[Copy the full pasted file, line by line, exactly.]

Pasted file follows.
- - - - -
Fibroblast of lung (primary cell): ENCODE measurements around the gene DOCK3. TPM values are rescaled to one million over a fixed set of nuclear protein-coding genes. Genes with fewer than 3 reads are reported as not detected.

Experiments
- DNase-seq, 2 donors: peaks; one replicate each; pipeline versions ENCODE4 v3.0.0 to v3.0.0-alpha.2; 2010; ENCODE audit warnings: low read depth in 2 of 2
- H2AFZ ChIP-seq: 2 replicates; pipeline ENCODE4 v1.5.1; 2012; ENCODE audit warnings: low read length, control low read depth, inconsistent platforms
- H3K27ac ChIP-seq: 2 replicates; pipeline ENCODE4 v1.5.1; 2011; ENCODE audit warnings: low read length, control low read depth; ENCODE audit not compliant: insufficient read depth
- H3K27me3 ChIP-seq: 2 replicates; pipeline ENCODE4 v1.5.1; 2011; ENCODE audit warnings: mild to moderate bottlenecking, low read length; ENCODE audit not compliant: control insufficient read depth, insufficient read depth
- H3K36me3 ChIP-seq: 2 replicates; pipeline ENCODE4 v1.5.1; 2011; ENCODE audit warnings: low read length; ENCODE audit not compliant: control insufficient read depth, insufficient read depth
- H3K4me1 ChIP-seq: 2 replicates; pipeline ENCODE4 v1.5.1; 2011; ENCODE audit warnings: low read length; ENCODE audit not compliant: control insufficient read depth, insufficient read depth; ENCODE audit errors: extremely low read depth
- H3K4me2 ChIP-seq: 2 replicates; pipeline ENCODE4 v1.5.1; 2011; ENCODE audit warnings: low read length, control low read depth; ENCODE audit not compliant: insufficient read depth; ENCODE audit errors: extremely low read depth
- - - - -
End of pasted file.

Fibroblast of lung (primary cell): ENCODE measurements around the gene DOCK3. TPM values are rescaled to one million over a fixed set of nuclear protein-coding genes. Genes with fewer than 3 reads are reported as not detected.

Experiments
- DNase-seq, 2 donors: peaks; one replicate each; pipeline versions ENCODE4 v3.0.0 to v3.0.0-alpha.2; 2010; ENCODE audit warnings: low read depth in 2 of 2
- H2AFZ ChIP-seq: 2 replicates; pipeline ENCODE4 v1.5.1; 2012; ENCODE audit warnings: low read length, control low read depth, inconsistent platforms
- H3K27ac ChIP-seq: 2 replicates; pipeline ENCODE4 v1.5.1; 2011; ENCODE audit warnings: low read length, control low read depth; ENCODE audit not compliant: insufficient read depth
- H3K27me3 ChIP-seq: 2 replicates; pipeline ENCODE4 v1.5.1; 2011; ENCODE audit warnings: mild to moderate bottlenecking, low read length; ENCODE audit not compliant: control insufficient read depth, insufficient read depth
- H3K36me3 ChIP-seq: 2 replicates; pipeline ENCODE4 v1.5.1; 2011; ENCODE audit warnings: low read length; ENCODE audit not compliant: control insufficient read depth, insufficient read depth
- H3K4me1 ChIP-seq: 2 replicates; pipeline ENCODE4 v1.5.1; 2011; ENCODE audit warnings: low read length; ENCODE audit not compliant: control insufficient read depth, insufficient read depth; ENCODE audit errors: extremely low read depth
- H3K4me2 ChIP-seq: 2 replicates; pipeline ENCODE4 v1.5.1; 2011; ENCODE audit warnings: low read length, control low read depth; ENCODE audit not compliant: insufficient read depth; ENCODE audit errors: extremely low read depth